asT({ id: "hello" }); // error! string is not number
asT({ id: 1, random: 2 }); // error!  number is not string
asT({ id: 1, random: "", thing: "", thang: "" }); // okay

It's a little harder to read a value of this type with unknown keys, though. The id property is fine, but other properties will not be known to exist, and you'll get an error:

function processT2<T extends VerifyT<T>>(t: T) {
    t.id.toFixed(); // okay
    t.random.toUpperCase(); // error! random not known to be a property
}

Finally, you can use a hybrid approach that combines the best aspects of the intersection and generic types. Use the generic type to create values, and the intersection type to read them:

function processT3<T extends VerifyT<T>>(t: T): void;
function processT3(t: IntersectionT): void {
    t.id.toFixed();
    if ("random" in t)
        t.random.toUpperCase(); // okay
}
processT3({ id: 1, random: "hello" });

The above is an overloaded function, where callers see the generic type, but the implementation sees the intersection type.


Playground link to code

Tuesday, June 1, 2021
 
TecHunter
answered 7 Months ago
14

You can do smth like that:

type Key = `data-element-${1|2|3|4|5|6|7|8|9|0}`

const obj:Record<Key, string> = {
    'data-element-0': 'something',
    'data-element-1': 'something else',
    'data-element-2': 'something as well',
    'data-element-3': 'something to feel included',
    'data-element-yu': 'something to feel included', // error
};

UPDATE I have also make helpers fot double numbers, from: 0-99:

type NonZeroDigit = '0' | '1' | '2' | '3' | '4' | '5' | '6' | '7' | '8' | '9'

type NumberHelper = {
  [P in NonZeroDigit]: {
    [Z in NonZeroDigit]: `${P}${Z}`
  }
}

type NestedValues<T extends Record<string, Record<string, string>>> = {
  [P in keyof T]: P extends string ? Values<T[P]> : never
}
type Values<T> = T[keyof T]

type RemoveTrailingZero<T extends string> = T extends `${infer Fst}${infer Snd}` ? Fst extends `0` ? `${Snd}` : `${Fst}${Snd}` : never;

type Numbers_99 = RemoveTrailingZero<Values<NestedValues<NumberHelper>>>

UPDATE

Here you have an util for generating number range from 0 to 99999

type Values<T> = T[keyof T]

type LiteralDigits = 0 | 1 | 2 | 3 | 4 | 5 | 6 | 7 | 8 | 9
type NumberString<T extends number> = `${T}`

type AppendDigit<T extends number | string> = `${T}${LiteralDigits}`

type MakeSet<T extends number> = {
    [P in T]: AppendDigit<P>
}

type RemoveTrailingZero<T extends string> = T extends `${infer Fst}${infer Rest}` ? Fst extends `0` ? RemoveTrailingZero<`${Rest}`> : `${Fst}${Rest}` : never;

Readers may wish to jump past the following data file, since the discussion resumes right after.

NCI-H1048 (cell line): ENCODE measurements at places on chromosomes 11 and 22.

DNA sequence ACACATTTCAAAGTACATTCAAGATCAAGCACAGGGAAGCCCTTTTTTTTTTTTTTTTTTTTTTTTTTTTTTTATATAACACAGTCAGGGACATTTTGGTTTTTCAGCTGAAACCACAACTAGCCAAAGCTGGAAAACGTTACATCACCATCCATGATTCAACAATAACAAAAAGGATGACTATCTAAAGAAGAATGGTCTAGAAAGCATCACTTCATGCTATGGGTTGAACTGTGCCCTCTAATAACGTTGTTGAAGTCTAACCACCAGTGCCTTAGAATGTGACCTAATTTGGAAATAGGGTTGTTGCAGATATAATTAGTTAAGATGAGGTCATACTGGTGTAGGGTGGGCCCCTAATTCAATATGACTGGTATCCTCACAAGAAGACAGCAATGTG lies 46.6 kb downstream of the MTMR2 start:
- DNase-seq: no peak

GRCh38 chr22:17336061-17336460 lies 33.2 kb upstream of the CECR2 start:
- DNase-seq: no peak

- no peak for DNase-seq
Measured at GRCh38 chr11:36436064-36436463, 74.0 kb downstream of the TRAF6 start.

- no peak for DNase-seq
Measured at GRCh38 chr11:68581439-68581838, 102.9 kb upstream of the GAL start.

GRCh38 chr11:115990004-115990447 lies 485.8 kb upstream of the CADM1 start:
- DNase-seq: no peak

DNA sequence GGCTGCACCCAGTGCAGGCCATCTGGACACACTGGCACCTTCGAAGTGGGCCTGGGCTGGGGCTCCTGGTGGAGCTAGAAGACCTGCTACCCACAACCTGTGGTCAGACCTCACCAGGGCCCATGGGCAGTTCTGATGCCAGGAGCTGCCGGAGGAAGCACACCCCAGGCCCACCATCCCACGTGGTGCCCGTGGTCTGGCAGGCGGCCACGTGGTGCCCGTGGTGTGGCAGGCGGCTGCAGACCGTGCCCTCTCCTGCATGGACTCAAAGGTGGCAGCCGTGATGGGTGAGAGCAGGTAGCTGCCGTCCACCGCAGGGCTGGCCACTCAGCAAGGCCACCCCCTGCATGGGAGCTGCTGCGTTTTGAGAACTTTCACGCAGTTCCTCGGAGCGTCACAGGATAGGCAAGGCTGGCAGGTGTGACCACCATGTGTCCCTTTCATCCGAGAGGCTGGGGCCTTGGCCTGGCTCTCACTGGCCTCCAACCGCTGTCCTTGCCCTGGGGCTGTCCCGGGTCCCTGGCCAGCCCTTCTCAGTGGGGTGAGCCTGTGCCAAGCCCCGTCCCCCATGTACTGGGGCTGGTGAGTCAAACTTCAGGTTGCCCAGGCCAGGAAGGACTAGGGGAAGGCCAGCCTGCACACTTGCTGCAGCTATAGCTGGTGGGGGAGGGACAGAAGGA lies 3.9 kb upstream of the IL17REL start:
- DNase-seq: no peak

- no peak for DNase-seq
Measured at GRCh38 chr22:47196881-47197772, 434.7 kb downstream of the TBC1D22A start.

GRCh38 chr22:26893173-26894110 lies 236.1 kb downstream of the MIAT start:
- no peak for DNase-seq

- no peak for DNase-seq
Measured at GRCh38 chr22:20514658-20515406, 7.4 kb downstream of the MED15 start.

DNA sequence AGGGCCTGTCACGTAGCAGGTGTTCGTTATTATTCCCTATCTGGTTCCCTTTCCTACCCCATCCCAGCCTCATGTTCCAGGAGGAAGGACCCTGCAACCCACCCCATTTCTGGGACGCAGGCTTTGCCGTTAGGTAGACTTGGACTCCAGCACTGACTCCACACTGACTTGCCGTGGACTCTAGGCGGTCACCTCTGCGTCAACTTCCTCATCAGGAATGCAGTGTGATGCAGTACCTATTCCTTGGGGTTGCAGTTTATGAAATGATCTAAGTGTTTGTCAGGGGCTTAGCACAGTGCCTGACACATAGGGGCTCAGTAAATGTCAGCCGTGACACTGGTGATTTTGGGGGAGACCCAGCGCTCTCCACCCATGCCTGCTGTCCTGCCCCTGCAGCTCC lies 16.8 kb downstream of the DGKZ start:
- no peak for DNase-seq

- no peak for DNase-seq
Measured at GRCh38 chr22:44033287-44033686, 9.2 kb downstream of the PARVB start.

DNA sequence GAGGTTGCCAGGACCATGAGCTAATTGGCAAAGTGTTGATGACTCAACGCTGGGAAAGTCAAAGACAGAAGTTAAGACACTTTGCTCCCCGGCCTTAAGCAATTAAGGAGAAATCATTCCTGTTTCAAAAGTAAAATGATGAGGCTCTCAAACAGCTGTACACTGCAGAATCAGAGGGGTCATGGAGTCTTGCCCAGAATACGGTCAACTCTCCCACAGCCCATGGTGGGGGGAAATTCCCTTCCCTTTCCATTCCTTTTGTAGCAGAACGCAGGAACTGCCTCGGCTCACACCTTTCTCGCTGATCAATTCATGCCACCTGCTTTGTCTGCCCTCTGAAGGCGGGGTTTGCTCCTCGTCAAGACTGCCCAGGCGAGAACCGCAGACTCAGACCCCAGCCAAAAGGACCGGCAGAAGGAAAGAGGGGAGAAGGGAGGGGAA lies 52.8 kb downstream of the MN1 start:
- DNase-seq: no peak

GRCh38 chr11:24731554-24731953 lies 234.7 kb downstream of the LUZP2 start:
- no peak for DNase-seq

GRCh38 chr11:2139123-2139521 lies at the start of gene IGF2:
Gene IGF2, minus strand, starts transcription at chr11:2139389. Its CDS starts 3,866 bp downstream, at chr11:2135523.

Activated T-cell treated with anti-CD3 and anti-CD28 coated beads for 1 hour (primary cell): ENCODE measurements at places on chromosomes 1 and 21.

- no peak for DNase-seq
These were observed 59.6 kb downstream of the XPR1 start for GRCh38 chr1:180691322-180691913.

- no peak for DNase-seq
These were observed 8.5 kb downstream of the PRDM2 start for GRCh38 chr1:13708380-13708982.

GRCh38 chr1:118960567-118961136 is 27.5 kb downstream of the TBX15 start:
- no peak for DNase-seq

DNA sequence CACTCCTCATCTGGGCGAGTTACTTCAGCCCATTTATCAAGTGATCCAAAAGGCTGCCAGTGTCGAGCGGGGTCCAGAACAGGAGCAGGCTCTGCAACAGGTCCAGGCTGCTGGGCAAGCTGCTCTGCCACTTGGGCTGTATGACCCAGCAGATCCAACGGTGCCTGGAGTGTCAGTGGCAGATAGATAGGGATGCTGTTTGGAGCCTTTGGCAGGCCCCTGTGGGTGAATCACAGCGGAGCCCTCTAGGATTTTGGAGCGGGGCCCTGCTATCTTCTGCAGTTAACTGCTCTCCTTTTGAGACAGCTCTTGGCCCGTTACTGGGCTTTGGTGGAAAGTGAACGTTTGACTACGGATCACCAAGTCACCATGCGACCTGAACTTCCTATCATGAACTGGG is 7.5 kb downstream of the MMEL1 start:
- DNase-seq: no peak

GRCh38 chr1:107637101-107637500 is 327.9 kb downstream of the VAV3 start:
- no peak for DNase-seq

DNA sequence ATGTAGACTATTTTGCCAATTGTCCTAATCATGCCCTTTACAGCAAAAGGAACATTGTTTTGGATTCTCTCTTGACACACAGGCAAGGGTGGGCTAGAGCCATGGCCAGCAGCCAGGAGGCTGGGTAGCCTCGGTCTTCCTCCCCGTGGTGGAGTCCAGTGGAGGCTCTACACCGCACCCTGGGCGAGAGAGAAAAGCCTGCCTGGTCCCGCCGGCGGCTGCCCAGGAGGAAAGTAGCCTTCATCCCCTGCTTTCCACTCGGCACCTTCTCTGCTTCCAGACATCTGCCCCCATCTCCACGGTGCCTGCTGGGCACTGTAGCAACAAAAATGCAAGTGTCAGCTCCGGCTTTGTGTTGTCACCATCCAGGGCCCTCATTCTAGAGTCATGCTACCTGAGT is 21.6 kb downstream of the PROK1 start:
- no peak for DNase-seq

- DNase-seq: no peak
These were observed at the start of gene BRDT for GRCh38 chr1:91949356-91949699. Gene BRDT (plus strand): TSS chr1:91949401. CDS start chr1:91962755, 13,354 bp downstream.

type From_1_to_999 = RemoveTrailingZero<Values<{
    [P in Values<MakeSet<LiteralDigits>>]: AppendDigit<P>
}>>

type By<V extends NumberString<number>> = RemoveTrailingZero<Values<{
    [P in V]: AppendDigit<P>
}>>

type From_1_to_99999 =
    | From_1_to_999
    | By<From_1_to_999>
    | By<From_1_to_999
        | By<From_1_to_999>>

Demo

UPDATE 3

If you still want to generate literal numbers, not string numbers, you can use this code, which has been honestly stolen from here

type PrependNextNum<A extends Array<unknown>> = A['length'] extends infer T ? ((t: T, ...a: A) => void) extends ((...x: infer X) => void) ? X : never : never;

type EnumerateInternal<A extends Array<unknown>, N extends number> = { 0: A, 1: EnumerateInternal<PrependNextNum<A>, N> }[N extends A['length'] ? 0 : 1];

type Enumerate<N extends number> = EnumerateInternal<[], N> extends (infer E)[] ? E : never;

type Result = Enumerate<43> // 0 | 1 | 2 | ... | 42
Saturday, July 31, 2021
 
Manju
answered 4 Months ago
76

The performance problem has nothing to do with the way the data is read. It is already buffered. Nothing happens until you actually iterate through the lines:

// measures time taken by enclosed code
def timed[A](block: => A) = {
  val t0 = System.currentTimeMillis
  val result = block
  println("took " + (System.currentTimeMillis - t0) + "ms")
  result
}

val source = timed(scala.io.Source.fromFile("test.txt")) // 200mb, 500 lines
// took 0ms

val lines = timed(source.getLines)
// took 0ms

timed(lines.next) // read first line
// took 1ms

// ... reset source ...

var x = 0
timed(lines.foreach(ln => x += ln.length)) // "use" every line
// took 421ms

// ... reset source ...

timed(lines.toArray)
// took 915ms

Considering a read-speed of 500mb per second for my hard drive, the optimum time would be at 400ms for the 200mb, which means that there is no room for improvements other than not converting the iterator to an array.

Depending on your application you could consider using the iterator directly instead of an Array. Because working with such a huge array in memory will definitely be a performance issue anyway.


Edit: From your comments I assume, that you want to further transform the array (Maybe split the lines into columns as you said you are reading a numeric array). In that case I recommend to do the transformation while reading. For example:

source.getLines.map(_.split(",").map(_.trim.toInt)).toArray

is considerably faster than

source.getLines.toArray.map(_.split(",").map(_.trim.toInt))

(For me it is 1.9s instead of 2.5s) because you don't transform an entire giant array into another but just each line individually, ending up in one single array (Uses only half the heap space). Also since reading the file is a bottleneck, transforming while reading has the benefit that it results in better CPU utilization.

Thursday, August 12, 2021
 
medhybrid
answered 4 Months ago
37

It seems to suggest you being consistent with the method call usage. Either everything in infix form:

(t contains true) && (f contains false)

Or everything in regular method call form:

t.contains(true).&&(f.contains(false))
Tuesday, November 9, 2021
 
Jan Kleinert
answered 3 Weeks ago